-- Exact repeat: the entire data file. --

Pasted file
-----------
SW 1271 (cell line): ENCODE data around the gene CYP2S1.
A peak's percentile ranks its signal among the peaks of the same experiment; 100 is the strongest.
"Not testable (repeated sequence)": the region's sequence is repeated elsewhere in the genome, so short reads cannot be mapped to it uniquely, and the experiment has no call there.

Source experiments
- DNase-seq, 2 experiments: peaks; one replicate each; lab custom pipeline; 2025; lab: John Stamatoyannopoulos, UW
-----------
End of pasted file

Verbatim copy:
SW 1271 (cell line): ENCODE data around the gene CYP2S1.
A peak's percentile ranks its signal among the peaks of the same experiment; 100 is the strongest.
"Not testable (repeated sequence)": the region's sequence is repeated elsewhere in the genome, so short reads cannot be mapped to it uniquely, and the experiment has no call there.

Source experiments
- DNase-seq, 2 experiments: peaks; one replicate each; lab custom pipeline; 2025; lab: John Stamatoyannopoulos, UW